Nigerian Navy

Calabar is also the Headquarters of the Eastern Naval Command. The City has a new model school, Nigerian Navy Secondary School, situated in a serene part of Akpabuyo, about 10 minutes drive from the Airport. This new school complements favourably the existing Nigerian Navy Primary School and Naval Officers Wives Association Primary School both situated at Ikot Ansa Calabar to provide quality education.

See also

Wikisource has an original article from the 1911 Encyclopædia Britannica about:

Image File history File links Wikisource-logo. ... The original Wikisource logo. ... Encyclopædia Britannica, the 11th edition The Encyclopædia Britannica Eleventh Edition (1910–1911) is perhaps the most famous edition of the Encyclopædia Britannica. ... The Calabar bean is the seed of a leguminous plant, Physostigma venenosum, a native of tropical Africa. ...

External links

Coordinates: 4°57′00″N, 8°19′30″E Map of Earth showing lines of latitude (horizontally) and longitude (vertically), Eckert VI projection; large version (pdf, 1. ...

  Results from FactBites:
Calabar Bean - LoveToKnow 1911 (1637 words)
CALABAR BEAN, the seed of a leguminous plant, Physostigma venenosum, a native of tropical Africa.
It derives its scientific name from a curious beak-like appendage at the end of the stigma, in the centre of the flower; this appendage though solid was supposed to be hollow (hence the name from 46a, a bladder, and stigma).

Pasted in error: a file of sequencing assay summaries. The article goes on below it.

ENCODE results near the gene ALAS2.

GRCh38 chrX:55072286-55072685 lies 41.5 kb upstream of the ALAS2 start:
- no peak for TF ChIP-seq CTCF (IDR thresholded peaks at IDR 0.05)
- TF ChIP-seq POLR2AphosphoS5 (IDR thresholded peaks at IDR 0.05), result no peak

In cases where the poisonous material did its deadly work, it was held at once to indicate and rightly to punish guilt; but when it was rejected by the stomach of the accused, innocence was held to be satisfactorily established.
Calabar - LoveToKnow 1911 (600 words)
CALABAR (or OLD Calabar), a seaport of West Africa in the British protectorate of Southern Nigeria, on the left bank of the Calabar river in 4° 56' N., 8° 18' E., 5 m.
(See Nigeria for trade returns.) Calabar was the name given by the Portuguese discoverers of the 15th century to the tribes on this part of the Guinea coast at the time of their arrival, when as yet the present inhabitants were unknown in the district.
It was not till the early part of the 18th century that the Efik, owing to civil war with their kindred and the Ibibio, migrated from the neighbourhood of the Niger to the shores of the river Calabar, and established themselves at Ikoritungko or Creek Town, a spot 4 m.
  More results at FactBites »